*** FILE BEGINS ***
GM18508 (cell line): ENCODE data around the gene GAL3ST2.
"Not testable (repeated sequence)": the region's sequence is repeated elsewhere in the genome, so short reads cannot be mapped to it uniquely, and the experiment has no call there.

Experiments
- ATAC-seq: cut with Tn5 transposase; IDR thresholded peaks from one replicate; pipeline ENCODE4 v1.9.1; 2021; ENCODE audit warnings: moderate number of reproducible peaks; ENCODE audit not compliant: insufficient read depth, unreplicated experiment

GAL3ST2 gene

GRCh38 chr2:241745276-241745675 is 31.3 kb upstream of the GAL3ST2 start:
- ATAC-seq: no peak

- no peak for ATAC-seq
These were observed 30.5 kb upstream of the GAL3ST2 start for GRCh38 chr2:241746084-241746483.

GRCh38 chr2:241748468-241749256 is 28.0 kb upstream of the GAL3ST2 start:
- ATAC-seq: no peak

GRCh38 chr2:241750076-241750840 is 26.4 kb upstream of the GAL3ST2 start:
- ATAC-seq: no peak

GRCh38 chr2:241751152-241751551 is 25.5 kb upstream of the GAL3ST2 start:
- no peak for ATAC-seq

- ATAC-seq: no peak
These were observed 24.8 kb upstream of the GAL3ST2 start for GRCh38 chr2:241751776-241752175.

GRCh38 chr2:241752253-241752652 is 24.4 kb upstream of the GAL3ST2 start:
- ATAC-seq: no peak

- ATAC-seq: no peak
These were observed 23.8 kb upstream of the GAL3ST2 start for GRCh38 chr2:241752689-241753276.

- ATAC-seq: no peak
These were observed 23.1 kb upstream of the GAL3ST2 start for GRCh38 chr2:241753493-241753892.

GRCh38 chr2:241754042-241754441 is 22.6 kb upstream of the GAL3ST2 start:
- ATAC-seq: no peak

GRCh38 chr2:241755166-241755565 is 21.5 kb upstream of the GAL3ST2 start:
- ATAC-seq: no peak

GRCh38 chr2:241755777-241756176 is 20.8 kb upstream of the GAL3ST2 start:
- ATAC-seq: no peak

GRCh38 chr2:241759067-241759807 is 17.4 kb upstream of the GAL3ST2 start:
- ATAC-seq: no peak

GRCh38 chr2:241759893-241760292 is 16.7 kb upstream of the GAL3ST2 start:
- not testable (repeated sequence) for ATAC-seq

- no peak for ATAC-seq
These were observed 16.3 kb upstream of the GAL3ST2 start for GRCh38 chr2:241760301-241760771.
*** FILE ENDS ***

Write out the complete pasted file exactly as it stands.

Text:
GM18508 (cell line): ENCODE data around the gene GAL3ST2.
"Not testable (repeated sequence)": the region's sequence is repeated elsewhere in the genome, so short reads cannot be mapped to it uniquely, and the experiment has no call there.

Experiments
- ATAC-seq: cut with Tn5 transposase; IDR thresholded peaks from one replicate; pipeline ENCODE4 v1.9.1; 2021; ENCODE audit warnings: moderate number of reproducible peaks; ENCODE audit not compliant: insufficient read depth, unreplicated experiment

GAL3ST2 gene

GRCh38 chr2:241745276-241745675 is 31.3 kb upstream of the GAL3ST2 start:
- ATAC-seq: no peak

- no peak for ATAC-seq
These were observed 30.5 kb upstream of the GAL3ST2 start for GRCh38 chr2:241746084-241746483.

GRCh38 chr2:241748468-241749256 is 28.0 kb upstream of the GAL3ST2 start:
- ATAC-seq: no peak

GRCh38 chr2:241750076-241750840 is 26.4 kb upstream of the GAL3ST2 start:
- ATAC-seq: no peak

GRCh38 chr2:241751152-241751551 is 25.5 kb upstream of the GAL3ST2 start:
- no peak for ATAC-seq

- ATAC-seq: no peak
These were observed 24.8 kb upstream of the GAL3ST2 start for GRCh38 chr2:241751776-241752175.

GRCh38 chr2:241752253-241752652 is 24.4 kb upstream of the GAL3ST2 start:
- ATAC-seq: no peak

- ATAC-seq: no peak
These were observed 23.8 kb upstream of the GAL3ST2 start for GRCh38 chr2:241752689-241753276.

- ATAC-seq: no peak
These were observed 23.1 kb upstream of the GAL3ST2 start for GRCh38 chr2:241753493-241753892.

GRCh38 chr2:241754042-241754441 is 22.6 kb upstream of the GAL3ST2 start:
- ATAC-seq: no peak

GRCh38 chr2:241755166-241755565 is 21.5 kb upstream of the GAL3ST2 start:
- ATAC-seq: no peak

GRCh38 chr2:241755777-241756176 is 20.8 kb upstream of the GAL3ST2 start:
- ATAC-seq: no peak

GRCh38 chr2:241759067-241759807 is 17.4 kb upstream of the GAL3ST2 start:
- ATAC-seq: no peak

GRCh38 chr2:241759893-241760292 is 16.7 kb upstream of the GAL3ST2 start:
- not testable (repeated sequence) for ATAC-seq

- no peak for ATAC-seq
These were observed 16.3 kb upstream of the GAL3ST2 start for GRCh38 chr2:241760301-241760771.